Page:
So-called anonymous surveys that rely on the self-reporting of illegal drugs use are virtually worthless in this age of zero tolerance.

Teenagers know that honesty could result in drug-sniffing dogs in schools, locker searches and mass arrests.

Most teenagers outgrow their youthful indiscretions involving drugs.

An arrest and criminal record, on the other hand, can be life-shattering.

After admitting to smoking pot - but not inhaling - former President Bill Clinton opened himself up to "soft on drugs" criticism. And thousands of Americans have paid the price in the form of shattered lives.

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11 US CA: County's Measure G - Uphold or Repeal? (Part 1 of 3)Thu, 24 Jan 2008
Source:Fort Bragg Advocate-News (CA) Author:Korbel, Connie Area:California Lines:332 Added:01/24/2008

Last May, when two Santa Rosa men were arrested and accused of pistol whipping a Ukiah-area woman in her home and then robbed her of marijuana, Mendocino County experienced its third pot-related home invasion in just 37 days. In 2007, frightened and frustrated citizens throughout the county appeared repeatedly before the Board of Supervisors with disturbing stories and scary examples of what is happening in residential neighborhoods taken over by illegal large scale marijuana growers.

"We are on the verge of an 1851 San Francisco post-gold rush," said Dennis Smart, a 30-plus-year resident of a rural area south of Ukiah, at the Dec. 11 Board of Supervisors' meeting. "Vigilante committees are forming. You folks sit on a powder keg. You have unleashed an ugly parasite on this county that we can't quite get a handle on anymore.

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12 CN ON: LTE: Jail Emery For LifeSat, 19 Jan 2008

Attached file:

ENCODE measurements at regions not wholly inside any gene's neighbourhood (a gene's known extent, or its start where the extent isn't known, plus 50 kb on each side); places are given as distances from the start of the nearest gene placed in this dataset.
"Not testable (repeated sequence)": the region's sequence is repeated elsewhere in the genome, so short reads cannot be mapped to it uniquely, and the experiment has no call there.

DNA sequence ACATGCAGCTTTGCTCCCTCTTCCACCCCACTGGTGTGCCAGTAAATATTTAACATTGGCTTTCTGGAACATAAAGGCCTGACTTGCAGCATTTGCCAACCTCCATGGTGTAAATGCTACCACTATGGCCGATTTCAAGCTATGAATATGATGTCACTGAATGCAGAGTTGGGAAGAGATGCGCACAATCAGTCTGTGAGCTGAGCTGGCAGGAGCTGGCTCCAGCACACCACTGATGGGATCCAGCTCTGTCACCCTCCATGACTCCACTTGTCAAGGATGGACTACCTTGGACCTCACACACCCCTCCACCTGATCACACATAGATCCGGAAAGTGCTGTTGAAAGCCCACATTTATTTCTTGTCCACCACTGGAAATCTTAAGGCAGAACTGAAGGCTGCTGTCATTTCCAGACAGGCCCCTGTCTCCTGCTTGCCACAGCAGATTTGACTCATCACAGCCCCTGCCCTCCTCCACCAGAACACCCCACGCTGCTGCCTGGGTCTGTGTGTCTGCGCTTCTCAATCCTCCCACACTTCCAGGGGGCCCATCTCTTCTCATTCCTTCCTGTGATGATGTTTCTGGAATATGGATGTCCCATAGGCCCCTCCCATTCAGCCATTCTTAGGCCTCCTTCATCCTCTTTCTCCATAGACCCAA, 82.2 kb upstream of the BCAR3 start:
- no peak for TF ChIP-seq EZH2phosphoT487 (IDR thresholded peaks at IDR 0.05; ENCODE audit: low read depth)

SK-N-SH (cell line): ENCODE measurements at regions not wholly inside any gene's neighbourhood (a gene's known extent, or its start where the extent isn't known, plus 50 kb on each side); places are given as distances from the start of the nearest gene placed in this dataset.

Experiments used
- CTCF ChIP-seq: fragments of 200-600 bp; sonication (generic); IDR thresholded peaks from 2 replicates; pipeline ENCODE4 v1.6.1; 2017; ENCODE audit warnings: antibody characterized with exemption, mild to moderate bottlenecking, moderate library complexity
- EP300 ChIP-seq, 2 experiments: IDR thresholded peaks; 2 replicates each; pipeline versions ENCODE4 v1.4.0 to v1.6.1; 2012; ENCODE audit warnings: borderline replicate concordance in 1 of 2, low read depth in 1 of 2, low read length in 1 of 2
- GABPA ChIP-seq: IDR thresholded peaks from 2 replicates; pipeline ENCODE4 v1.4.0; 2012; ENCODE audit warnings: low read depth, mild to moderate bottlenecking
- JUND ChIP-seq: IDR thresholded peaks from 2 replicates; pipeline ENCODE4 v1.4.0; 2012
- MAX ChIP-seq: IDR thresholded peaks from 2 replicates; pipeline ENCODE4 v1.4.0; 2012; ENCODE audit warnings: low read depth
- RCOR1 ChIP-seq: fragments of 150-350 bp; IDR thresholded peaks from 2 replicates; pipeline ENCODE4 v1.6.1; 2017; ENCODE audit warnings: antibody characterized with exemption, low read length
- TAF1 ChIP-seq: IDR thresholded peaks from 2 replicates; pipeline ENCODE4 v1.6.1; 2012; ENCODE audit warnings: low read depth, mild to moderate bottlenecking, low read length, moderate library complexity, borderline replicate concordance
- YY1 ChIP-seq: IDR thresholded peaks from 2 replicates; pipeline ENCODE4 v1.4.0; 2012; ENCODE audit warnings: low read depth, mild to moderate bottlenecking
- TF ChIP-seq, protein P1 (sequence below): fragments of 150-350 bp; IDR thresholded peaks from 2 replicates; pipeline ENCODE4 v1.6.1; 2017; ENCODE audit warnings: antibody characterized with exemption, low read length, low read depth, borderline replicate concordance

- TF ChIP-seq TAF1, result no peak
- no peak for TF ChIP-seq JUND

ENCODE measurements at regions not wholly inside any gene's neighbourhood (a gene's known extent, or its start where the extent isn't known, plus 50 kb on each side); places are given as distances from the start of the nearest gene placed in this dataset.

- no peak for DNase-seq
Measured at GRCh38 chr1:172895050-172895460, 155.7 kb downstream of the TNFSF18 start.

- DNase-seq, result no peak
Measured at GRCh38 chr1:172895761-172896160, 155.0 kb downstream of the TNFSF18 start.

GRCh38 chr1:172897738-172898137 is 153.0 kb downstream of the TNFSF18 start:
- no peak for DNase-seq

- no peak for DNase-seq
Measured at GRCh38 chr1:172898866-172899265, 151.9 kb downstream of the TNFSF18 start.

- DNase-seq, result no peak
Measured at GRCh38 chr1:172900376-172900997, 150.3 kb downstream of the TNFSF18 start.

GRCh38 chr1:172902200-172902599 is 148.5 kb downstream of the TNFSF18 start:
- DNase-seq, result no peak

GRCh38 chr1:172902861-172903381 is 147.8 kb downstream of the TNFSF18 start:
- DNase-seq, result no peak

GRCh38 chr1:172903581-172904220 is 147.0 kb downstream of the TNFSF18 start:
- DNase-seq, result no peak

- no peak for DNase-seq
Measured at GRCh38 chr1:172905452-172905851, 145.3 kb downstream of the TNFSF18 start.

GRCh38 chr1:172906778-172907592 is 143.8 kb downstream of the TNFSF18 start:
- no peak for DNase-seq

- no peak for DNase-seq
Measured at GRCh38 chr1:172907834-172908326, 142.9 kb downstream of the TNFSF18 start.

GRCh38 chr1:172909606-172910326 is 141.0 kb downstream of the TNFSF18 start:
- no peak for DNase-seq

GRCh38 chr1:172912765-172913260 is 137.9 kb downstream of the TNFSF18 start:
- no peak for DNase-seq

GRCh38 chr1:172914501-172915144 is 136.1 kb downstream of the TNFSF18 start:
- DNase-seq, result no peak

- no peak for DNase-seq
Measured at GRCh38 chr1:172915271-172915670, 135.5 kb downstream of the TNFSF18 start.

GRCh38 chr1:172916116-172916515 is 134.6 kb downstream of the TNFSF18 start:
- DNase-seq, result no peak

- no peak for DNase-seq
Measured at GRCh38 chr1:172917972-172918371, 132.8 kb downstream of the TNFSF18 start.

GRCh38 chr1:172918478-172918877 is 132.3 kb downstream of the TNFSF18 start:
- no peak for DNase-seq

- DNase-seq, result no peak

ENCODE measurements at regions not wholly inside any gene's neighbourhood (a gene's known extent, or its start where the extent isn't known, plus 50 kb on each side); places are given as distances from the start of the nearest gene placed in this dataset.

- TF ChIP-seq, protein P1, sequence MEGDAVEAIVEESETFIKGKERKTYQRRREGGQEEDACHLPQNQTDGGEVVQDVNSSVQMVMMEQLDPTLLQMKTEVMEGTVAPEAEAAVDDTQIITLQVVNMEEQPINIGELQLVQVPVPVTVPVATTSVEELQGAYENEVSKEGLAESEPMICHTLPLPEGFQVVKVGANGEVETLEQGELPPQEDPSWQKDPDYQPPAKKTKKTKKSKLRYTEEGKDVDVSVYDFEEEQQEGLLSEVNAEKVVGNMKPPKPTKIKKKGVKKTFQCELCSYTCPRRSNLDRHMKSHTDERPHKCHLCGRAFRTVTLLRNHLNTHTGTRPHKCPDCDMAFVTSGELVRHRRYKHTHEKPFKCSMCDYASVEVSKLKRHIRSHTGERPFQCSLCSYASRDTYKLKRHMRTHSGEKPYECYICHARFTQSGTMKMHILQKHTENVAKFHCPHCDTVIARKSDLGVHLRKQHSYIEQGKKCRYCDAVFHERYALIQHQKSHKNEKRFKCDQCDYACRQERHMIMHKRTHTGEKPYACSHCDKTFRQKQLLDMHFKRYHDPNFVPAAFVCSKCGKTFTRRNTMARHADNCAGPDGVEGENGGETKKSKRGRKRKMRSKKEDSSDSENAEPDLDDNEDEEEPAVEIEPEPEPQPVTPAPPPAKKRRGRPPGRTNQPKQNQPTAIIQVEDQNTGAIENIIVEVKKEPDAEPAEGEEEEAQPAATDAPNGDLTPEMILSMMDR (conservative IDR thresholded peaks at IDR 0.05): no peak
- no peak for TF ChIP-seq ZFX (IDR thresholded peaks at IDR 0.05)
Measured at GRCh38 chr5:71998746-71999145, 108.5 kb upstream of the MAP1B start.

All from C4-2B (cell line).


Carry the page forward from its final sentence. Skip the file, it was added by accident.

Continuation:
Source:London Free Press (CN ON) Author:Lukings, Herbert Area:Ontario Lines:19 Added:01/19/2008

To those Marc Emery Supporters. This man has been thumbing his nose at the law for years and has gone scot free in the past. It seems to me it's people who are using pot that are supporting his taunting of the law. I personally feel this piece of crap should go to jail for life.

Herbert Lukings, London


13 CN ON: PUB LTE: Luciferous PersecutionSat, 19 Jan 2008
Source:London Free Press (CN ON) Author:White, Stan Area:Ontario Lines:34 Added:01/19/2008

Re: Americans Are Dopes On Pot

It isn't just Canadians that are outraged (Americans Are Dopes On Pot, Jan. 16, 2008); millions of Americans also do not support extraditing or caging Marc Emery.

As a North American Christian, it's insulting and offensive to cage the heroic cannabis (kaneh bosm / marijuana) activist Marc Emery; not according to just me but according to Christ God Our Father, the Ecologician, who indicates He created all the seed bearing plants saying they are all good on the very 1st page of the Bible.

If Canada doesn't want to lose it's sovereignty, protect it by not allowing the extradition of Emery over such discredited law.

Further, next time elections come around, get rid of conservative oxymoron, misnomer Christian right politicians, who support and enable this luciferous persecution.

Stan White, Dillon, Colorado


14 CN AB: Editorial: Of Seeds And SovereigntyThu, 17 Jan 2008
Source:Gauntlet, The (CN AB Edu) Author:Rininsland, Andrew Area:Alberta Lines:78 Added:01/17/2008

Early this week, British Columbia MARIJUANA Party leader, Cannabis Culture magazine editor and pot seed salesman Marc Emery accepted a plea bargain with American authorities to serve five years, mostly in Canadian jail, with no hope of early release. Marc Emery will serve a longer sentence than many violent crime offenders, but the alternative would be up to 20 years in American prisons, for not only him but also two of his closest friends (or "lieutenants," as one paper put it).

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15 US OH: PUB LTE: Nation's Drug War Is Based on RaceTue, 15 Jan 2008
Source:Lima News (OH) Author:Sharpe, Robert Area:Ohio Lines:35 Added:01/15/2008

The drug war has been waged in a racist manner since its inception. The Harrison Narcotics Act of 1914 was preceded by a wave of anti-immigrant sentiment. Opium was identified with Chinese laborers, marijuana with Mexicans and cocaine with African-Americans. Racial profiling continues to be the norm, despite similar rates of drug use for minorities and whites. Support for the drug war would end overnight if whites were incarcerated for drugs at the same rate as minorities. The drug war is a cultural inquisition, not a public health campaign.